‘We’re not at the peak of fear yet,’ warns Murray International’s Stout

The investment fund manager says investors haven’t started selling “indiscriminately”.

Investors could have a lot longer to wait before the market hits the “peak of fear”, according to veteran investment trust fund manager Bruce Stout, who said this year’s falls have been “rational” rather than “blind”.

This year, markets fell due to rising inflation and interest rates, war in Eastern Europe and a general slowdown in the global economy.

Add to that the recent rise of right-wing politics and the abandonment of globalization, and the world looks more fractured than it has in decades.

This concoction led to a bad year for the markets, with the FTSE All World down 9.1% while the average IT Global Equity Income Trust lost 9.9%. Still, Stout’s Murray International Trust has gained 5.7% in 2022 so far.

Confidence Total Return vs. Sector and YTD Benchmark

Source: FE Analytics

Despite the market falling, there could be much worse to come, as the manager said we are still far from the “fear peak” that usually signals the market bottoming out and the start of a recovery.

“As long as we have a conversation in a rational way, I would say we haven’t reached the peak of fear yet. When you get to the real stress points, people don’t want to talk about it. People don’t want to look at their portfolios or their valuations,” he said.

Stout said the last two months of 2008, when the market posted back-to-back double-digit losses, was a good example of “blind selling.”

“We haven’t had any of that yet. A big chunk of sales is now for tech names in the US, which are down 60-70%. It’s not relevant. Look where they were. I don’t know why the valuations were so high, but they could still be 100% or 200% overpriced because there may not really be any bargains out there,” he said. .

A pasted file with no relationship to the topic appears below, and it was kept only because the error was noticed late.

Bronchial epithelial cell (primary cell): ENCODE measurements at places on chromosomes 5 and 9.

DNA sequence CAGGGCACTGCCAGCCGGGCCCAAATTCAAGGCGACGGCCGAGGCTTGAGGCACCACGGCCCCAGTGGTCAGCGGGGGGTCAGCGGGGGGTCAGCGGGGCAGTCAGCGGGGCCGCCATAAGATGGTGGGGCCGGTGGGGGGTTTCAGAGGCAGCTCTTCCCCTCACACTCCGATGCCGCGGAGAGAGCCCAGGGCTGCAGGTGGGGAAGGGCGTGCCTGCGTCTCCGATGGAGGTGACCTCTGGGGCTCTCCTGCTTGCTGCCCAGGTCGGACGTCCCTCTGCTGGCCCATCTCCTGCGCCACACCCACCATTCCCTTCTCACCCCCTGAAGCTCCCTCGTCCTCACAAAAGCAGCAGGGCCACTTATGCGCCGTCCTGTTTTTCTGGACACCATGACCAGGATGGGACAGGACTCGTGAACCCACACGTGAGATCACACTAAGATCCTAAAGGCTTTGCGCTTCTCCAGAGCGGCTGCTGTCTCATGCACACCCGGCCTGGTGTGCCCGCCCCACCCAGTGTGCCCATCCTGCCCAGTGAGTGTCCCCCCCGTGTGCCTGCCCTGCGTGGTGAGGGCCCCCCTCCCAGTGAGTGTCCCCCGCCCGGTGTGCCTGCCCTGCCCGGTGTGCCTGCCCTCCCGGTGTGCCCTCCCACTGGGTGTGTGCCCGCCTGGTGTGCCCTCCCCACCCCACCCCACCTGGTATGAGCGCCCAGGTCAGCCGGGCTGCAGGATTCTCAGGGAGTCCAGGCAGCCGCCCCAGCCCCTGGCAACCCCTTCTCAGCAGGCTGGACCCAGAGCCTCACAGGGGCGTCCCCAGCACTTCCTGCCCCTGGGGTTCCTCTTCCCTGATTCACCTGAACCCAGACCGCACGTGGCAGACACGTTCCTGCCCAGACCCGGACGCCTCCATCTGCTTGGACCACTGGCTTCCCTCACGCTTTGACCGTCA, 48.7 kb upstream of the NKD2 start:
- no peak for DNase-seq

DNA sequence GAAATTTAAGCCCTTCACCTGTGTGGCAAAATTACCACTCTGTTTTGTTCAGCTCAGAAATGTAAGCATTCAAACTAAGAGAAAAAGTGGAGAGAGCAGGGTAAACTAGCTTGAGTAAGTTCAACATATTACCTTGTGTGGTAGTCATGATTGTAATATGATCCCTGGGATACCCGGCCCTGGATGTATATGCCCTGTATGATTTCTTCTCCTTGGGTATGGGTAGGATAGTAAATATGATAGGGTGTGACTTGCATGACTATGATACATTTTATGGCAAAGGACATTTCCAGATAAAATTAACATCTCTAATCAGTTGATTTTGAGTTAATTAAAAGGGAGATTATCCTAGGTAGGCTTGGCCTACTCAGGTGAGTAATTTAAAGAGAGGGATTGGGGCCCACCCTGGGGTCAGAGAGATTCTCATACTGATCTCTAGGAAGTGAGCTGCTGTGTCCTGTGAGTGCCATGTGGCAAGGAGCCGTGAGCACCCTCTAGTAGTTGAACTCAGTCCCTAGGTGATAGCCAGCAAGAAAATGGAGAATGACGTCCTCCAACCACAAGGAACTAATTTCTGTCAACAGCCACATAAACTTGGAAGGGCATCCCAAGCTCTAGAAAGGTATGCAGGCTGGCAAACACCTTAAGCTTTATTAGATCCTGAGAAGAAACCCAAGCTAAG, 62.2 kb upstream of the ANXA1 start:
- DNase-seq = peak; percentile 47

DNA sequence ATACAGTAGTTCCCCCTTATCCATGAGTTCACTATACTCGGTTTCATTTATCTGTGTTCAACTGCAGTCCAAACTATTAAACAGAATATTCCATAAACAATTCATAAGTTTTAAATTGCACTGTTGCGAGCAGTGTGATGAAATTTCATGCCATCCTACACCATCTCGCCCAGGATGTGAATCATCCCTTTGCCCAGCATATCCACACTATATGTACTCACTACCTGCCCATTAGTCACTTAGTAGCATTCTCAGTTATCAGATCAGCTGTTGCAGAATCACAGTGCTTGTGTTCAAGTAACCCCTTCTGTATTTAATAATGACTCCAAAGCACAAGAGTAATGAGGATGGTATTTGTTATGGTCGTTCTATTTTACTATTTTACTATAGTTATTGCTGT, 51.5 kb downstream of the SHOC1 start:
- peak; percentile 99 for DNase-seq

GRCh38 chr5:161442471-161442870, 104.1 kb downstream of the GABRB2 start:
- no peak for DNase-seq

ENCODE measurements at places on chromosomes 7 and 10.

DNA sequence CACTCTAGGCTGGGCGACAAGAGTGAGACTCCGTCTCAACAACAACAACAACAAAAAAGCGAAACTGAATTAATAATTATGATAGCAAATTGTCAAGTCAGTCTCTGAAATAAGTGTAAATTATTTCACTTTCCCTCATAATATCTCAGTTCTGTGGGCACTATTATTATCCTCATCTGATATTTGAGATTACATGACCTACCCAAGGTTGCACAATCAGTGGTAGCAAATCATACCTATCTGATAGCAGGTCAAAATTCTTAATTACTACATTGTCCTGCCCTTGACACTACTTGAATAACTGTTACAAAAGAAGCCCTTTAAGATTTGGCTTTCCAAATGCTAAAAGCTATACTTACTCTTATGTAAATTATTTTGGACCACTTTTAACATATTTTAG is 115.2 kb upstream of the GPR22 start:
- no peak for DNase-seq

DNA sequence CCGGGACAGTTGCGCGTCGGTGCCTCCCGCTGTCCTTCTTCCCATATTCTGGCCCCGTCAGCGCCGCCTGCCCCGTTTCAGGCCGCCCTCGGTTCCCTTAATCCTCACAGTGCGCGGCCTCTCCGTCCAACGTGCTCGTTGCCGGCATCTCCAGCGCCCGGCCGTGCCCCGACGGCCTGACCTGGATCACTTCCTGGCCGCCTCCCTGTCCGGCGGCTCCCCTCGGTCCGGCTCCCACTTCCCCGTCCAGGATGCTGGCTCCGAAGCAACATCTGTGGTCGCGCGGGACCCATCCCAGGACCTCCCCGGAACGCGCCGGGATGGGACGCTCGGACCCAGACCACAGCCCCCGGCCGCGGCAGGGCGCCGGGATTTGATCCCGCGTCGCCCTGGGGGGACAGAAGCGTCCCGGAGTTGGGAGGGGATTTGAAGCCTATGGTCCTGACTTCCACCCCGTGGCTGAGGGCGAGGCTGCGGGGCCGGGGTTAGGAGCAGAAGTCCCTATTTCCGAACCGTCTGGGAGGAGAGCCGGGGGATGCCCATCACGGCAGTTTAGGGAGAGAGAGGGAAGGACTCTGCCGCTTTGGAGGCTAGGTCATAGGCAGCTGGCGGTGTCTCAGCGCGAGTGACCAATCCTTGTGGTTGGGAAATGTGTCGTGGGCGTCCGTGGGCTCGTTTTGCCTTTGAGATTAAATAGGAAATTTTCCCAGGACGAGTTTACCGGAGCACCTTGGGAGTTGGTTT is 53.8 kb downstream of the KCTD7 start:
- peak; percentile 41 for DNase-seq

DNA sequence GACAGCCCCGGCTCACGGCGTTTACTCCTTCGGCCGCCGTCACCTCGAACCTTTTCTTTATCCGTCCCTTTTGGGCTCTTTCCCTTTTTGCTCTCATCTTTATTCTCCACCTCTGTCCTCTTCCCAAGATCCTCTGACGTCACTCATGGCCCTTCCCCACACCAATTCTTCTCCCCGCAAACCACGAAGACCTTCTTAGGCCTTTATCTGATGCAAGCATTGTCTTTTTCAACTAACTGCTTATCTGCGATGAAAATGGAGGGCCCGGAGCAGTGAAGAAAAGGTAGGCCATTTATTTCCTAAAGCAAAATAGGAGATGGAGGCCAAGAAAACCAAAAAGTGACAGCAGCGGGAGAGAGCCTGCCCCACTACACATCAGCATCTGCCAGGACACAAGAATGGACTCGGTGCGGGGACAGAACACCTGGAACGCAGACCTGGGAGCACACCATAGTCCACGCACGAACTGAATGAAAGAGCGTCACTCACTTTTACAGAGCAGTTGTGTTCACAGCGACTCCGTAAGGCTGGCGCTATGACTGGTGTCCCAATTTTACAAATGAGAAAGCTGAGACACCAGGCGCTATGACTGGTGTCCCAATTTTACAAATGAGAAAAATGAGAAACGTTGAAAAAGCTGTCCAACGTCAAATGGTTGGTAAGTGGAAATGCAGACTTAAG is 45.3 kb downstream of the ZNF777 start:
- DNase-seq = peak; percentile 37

“I don’t think this is the peak of fear. There is no blind selling. There is rational selling. You have to wait for the month to come where it feels really awful and you think we shouldn’t do that.

One way investors can tell if markets are overreacting is through the bond market, which Stout says might be a better indicator of sentiment than stocks. If people are rushing to traditional safe havens such as the US dollar or Treasuries, that’s a sign of a spike in fear.

The last time investors acted irrationally like this was in March 2020 when the Covid pandemic shocked the markets.

Stout said it was much harder to judge because there were no tangible signs of improvement, but rather hope and a “leap of faith” that the pandemic would end.

“Covid was the hardest job we’ve ever done because the others were tangible. At least the property collapsed during the global financial crash,” he said.

Meanwhile, Murray International had a large holding in emerging market debt, which held up well in March and April, but the manager reduced exposure during this period to add to US growth companies which fell so low that ‘they were yielding as much as 7% – a great opportunity for the income portfolio.

“When we did it was horrible. Your instinct is to preserve capital. The bonds we had weren’t going down, so the safest thing to do would have been to hold them, but you have to sell and get into what fell,” Stout said.

That opportunity hasn’t presented itself this time around, but the manager is looking at high-quality industrial stocks that have fallen but will be present in the next cycle.

Hugo Ure, co-manager of the Troy Income & Growth trust, said he was unsure if the market had reached its peak of fear, but things could get worse.

“I don’t know. I don’t think we’d try to call it maximum fear. There’s a long way to go before that feeling of revulsion kicks in. People are always trying to figure out what’s cheap – they haven’t banned the stock market altogether,” he said.

Ure added that things “felt much worse” during the financial crisis and the height of the pandemic, but said there was no guarantee the sentiment would get any worse now.

“Things can get worse. Whether they are or whether we get bailed out by central bankers cutting rates, I don’t know. It may turn out to be maximum fear for this part of the cycle,” he said.

Carol N. Valencia